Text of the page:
It is common for cystitis sufferers to notice an unusual smell or colour to their urine. Some describe the smell as particularly strong, foul or even rotten. Often this is accompanied by particularly dark or cloudy urine.
This can be both unpleasant and worrisome, but generally improves quickly once you are recovering from the bladder infection.
Cystitis occurs when the bacterium Escherichia coli becomes too prominent in the bladder, causing an infection; this can cause the urine to become smelly and cloudy. The presence of the bacteria in the urine alters the chemical balance in the urine, changing its smell, usually to something perceived to be unpleasant.
Additionally, not drinking enough water can cause the urine to become more concentrated and smellier. For many people with cystitis, drinking enough can become a problem as they feel they have to go to the toilet too often, or it is painful to pee. However, enough water can help to reduce many problematic symptoms, such as burning when peeing, as well as flush the infection out of the body more quickly.
The bacterial build-up in the urine can also alter the appearance of your urine. This is particularly likely if your bladder is not emptying properly, and urine is stagnating in the bladder.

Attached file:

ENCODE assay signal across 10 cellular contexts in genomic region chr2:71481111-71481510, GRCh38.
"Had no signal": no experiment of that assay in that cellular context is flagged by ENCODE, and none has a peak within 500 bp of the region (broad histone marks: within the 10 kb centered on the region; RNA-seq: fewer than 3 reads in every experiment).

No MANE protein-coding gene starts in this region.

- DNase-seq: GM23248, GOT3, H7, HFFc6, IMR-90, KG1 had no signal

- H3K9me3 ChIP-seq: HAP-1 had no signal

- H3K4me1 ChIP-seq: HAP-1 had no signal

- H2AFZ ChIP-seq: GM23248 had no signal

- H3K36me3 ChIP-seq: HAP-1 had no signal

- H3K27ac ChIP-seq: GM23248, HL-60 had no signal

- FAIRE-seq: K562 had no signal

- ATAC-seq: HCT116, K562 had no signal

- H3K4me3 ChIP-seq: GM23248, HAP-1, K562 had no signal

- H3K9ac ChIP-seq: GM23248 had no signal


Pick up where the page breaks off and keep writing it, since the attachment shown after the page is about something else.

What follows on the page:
Often cloudy urine indicates sediment in the bladder as a result of infection, or is sometimes due to types of food that have been eaten, particularly amongst diabetics who struggle to break down sugar effectively.
As mentioned above, drinking plenty of water is important in order to dilute the urine, reducing both odour and colour. This will also help to flush bacterial build-up and sediment out of the bladder, clearing the infection. Emptying your bladder frequently is important in preventing bacteria from settling and worsening the infection.
Certain foods and drinks can discolour your urine and change its smell. For example, asparagus is renowned for giving urine a particularly acrid smell, as can coffee. Other foods, such as refined sugar, can make your urine cloudy, while strongly coloured foods, such as beetroot, can change the hue of your pee.
Therefore, if you notice certain foods seem to trigger an unusual smell or colour in your urine, try eliminating these from your diet to see if your symptom improves.
For general diet advice, read my blog post on diet tips for cystitis.
If symptoms of smelly and cloudy urine persist for more than a few days, this should be checked by a doctor. If your doctor suspects that a bacterial infection is at the root then it is likely that antibiotics will be prescribed to clear the infection. This should ensure that your symptoms quickly improve too.